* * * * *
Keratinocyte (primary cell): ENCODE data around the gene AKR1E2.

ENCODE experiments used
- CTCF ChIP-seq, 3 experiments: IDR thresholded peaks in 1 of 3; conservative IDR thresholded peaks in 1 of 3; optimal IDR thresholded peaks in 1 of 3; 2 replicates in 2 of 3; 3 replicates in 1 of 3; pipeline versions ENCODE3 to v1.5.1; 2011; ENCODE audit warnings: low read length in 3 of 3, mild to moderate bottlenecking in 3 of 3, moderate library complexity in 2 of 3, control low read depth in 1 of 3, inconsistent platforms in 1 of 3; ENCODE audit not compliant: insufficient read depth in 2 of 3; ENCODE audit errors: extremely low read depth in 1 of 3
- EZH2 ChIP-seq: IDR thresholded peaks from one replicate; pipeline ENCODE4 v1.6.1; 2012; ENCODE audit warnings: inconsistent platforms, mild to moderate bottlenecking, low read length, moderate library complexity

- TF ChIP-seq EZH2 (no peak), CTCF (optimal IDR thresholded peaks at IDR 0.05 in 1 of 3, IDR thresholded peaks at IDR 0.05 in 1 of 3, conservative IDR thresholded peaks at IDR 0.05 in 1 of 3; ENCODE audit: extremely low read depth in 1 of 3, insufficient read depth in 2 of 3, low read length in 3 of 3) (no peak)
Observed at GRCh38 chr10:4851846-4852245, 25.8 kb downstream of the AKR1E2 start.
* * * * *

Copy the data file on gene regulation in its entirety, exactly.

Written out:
Keratinocyte (primary cell): ENCODE data around the gene AKR1E2.

ENCODE experiments used
- CTCF ChIP-seq, 3 experiments: IDR thresholded peaks in 1 of 3; conservative IDR thresholded peaks in 1 of 3; optimal IDR thresholded peaks in 1 of 3; 2 replicates in 2 of 3; 3 replicates in 1 of 3; pipeline versions ENCODE3 to v1.5.1; 2011; ENCODE audit warnings: low read length in 3 of 3, mild to moderate bottlenecking in 3 of 3, moderate library complexity in 2 of 3, control low read depth in 1 of 3, inconsistent platforms in 1 of 3; ENCODE audit not compliant: insufficient read depth in 2 of 3; ENCODE audit errors: extremely low read depth in 1 of 3
- EZH2 ChIP-seq: IDR thresholded peaks from one replicate; pipeline ENCODE4 v1.6.1; 2012; ENCODE audit warnings: inconsistent platforms, mild to moderate bottlenecking, low read length, moderate library complexity

- TF ChIP-seq EZH2 (no peak), CTCF (optimal IDR thresholded peaks at IDR 0.05 in 1 of 3, IDR thresholded peaks at IDR 0.05 in 1 of 3, conservative IDR thresholded peaks at IDR 0.05 in 1 of 3; ENCODE audit: extremely low read depth in 1 of 3, insufficient read depth in 2 of 3, low read length in 3 of 3) (no peak)
Observed at GRCh38 chr10:4851846-4852245, 25.8 kb downstream of the AKR1E2 start.